I receive a lot of complaints about my blogroll via email (and complaints about not responding to coments - calm down, Joshua, I'm getting there.) Look, If I dropped you, it's because the blogroll reflects my deliberate intention to change the blogs I read on a regular basis, to sample as much of the blogsphere (in finite amounts!) at a time. The blogroll will stay short and continue to evolve. It's for my benefit, not yours :)
I've recently added Jonathan Edelstein's The Head Heeb - his World Tour series is wonderful reading and a great distraction and context-supplier for the war on Iraq. I was reading his archives (like me, he provides links to his posts by title in the left sidebar. this is a very useful and user-friendly tactic to suck readers in :) and i came across a passage I could have written myself, in a post titled "My middle east views sumarized"
As I see it, there are two ways to be middle-of-the-road about the Middle East. One is to be both anti-Israeli and anti-Palestinian. This is the "plague on both your houses" viewpoint - the Israelis are racist colonial bastards and the Palestinians are medieval savages, and each deserves the other. A person who considers Israel a relic of the nineteenth century and Palestine a relic of the ninth is, in his own way, a moderate.
The other way - and, I think, the harder one - is to be for both sides; to recognize that both Israelis and Palestinians have legitimate aspirations and that both have a great deal to give to the world. It's important, especially now, to recognize that Palestine includes Mahmoud Darwish and Hanan Ashrawi as well as Sheik Ahmed Yassin, and that Israel has produced Amram Mitzna and Amos Oz as well as Michael Kleiner. It's important, also, to recognize that Israel, Palestine and the Palestinian diaspora have shown the capacity to be productive and creative, to examine themselves critically and to evolve as societies - in short, to generate hope. That's my kind of moderation. It isn't always easy, because the Israelis sometimes do act like racist colonial bastards and the Palestinians sometimes do act like medieval savages, but thus far I've kept to it.
Calling myself a militant moderate, though, is only another way of summing up a set of opinions. Those opinions, like any others, are based on fact, and are subject to change as the facts change or as I realize that my version of the facts is wrong. Of course, getting to the facts can itself be a difficult exercise on this particular subject, because history has become so politicized that it is often hard to tell fact from propaganda. (Quick, how many people were killed at Deir Yassin?) I have, over time, developed methods of judging the credibility of sources, determining which commentators are most objective and which historians most rigorous. There's always the possibility, though, that some or all of my factual assumptions might be proven wrong. If so, then the opinions based on those assumptions have to be re-evaluated. Therefore, take anything below with the appropriate amount of salt, and keep in mind that it's all subject to change without notice.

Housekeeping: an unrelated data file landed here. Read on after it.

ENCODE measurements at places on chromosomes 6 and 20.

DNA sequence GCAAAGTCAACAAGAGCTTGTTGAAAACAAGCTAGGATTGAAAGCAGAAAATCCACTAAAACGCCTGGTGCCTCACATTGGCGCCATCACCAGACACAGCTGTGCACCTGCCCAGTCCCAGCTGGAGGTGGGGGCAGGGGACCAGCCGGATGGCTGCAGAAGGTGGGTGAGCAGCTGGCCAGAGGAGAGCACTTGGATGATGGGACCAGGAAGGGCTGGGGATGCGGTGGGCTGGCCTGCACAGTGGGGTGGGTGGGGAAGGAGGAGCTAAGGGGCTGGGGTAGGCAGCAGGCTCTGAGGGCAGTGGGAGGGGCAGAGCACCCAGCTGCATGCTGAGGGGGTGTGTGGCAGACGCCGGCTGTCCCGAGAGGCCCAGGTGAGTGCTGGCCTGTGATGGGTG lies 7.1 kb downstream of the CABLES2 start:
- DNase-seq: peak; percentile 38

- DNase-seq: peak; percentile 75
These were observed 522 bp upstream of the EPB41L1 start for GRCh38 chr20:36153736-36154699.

JE goes on to explain how he critically evaluates sources of info and presents his big picture understanding. Unfortunately, he only posted twice to the comment thread on this post, about the catch-22 of the two-state solution (and why I favor a binational state solution). It occurs to me suddenly that advocates of the President's/neocon vision of transforming the Middle East through a long term democratization of iraq shoudl be able to see the value in the binational idea, despite the obvious challenges it woudl face. Steven Den Beste could almost be talking about the binational idea when he writes:
After we win, and during the post-war occupation, I'm concerned about a campaign of terrorism developing (90%). There will still be zealots and extremists there; will we end up going through months or years of occasional suicide bombings all over the nation? How many of our occupation troops will be victims? If it happens too much, with rising intensity, will it start to make our troops suspicious of all Iraqis, and thus make them start to think of us as invaders instead of liberators? Could it totally sour the attempt to reestablish the rule of law and to start to improve life for everyday Iraqis? If it reaches levels approaching that of the Intifada, we're in deep trouble. It's virtually certain that there will be at least some of this; the question is whether it will end up being politically significant.
Let's also be clear - in a democracy, with checks and balances, you CANT "vote someone out of existence". If you think its possible, please demonstrate with a detailed example of how you would go abotut doing it right here in the US.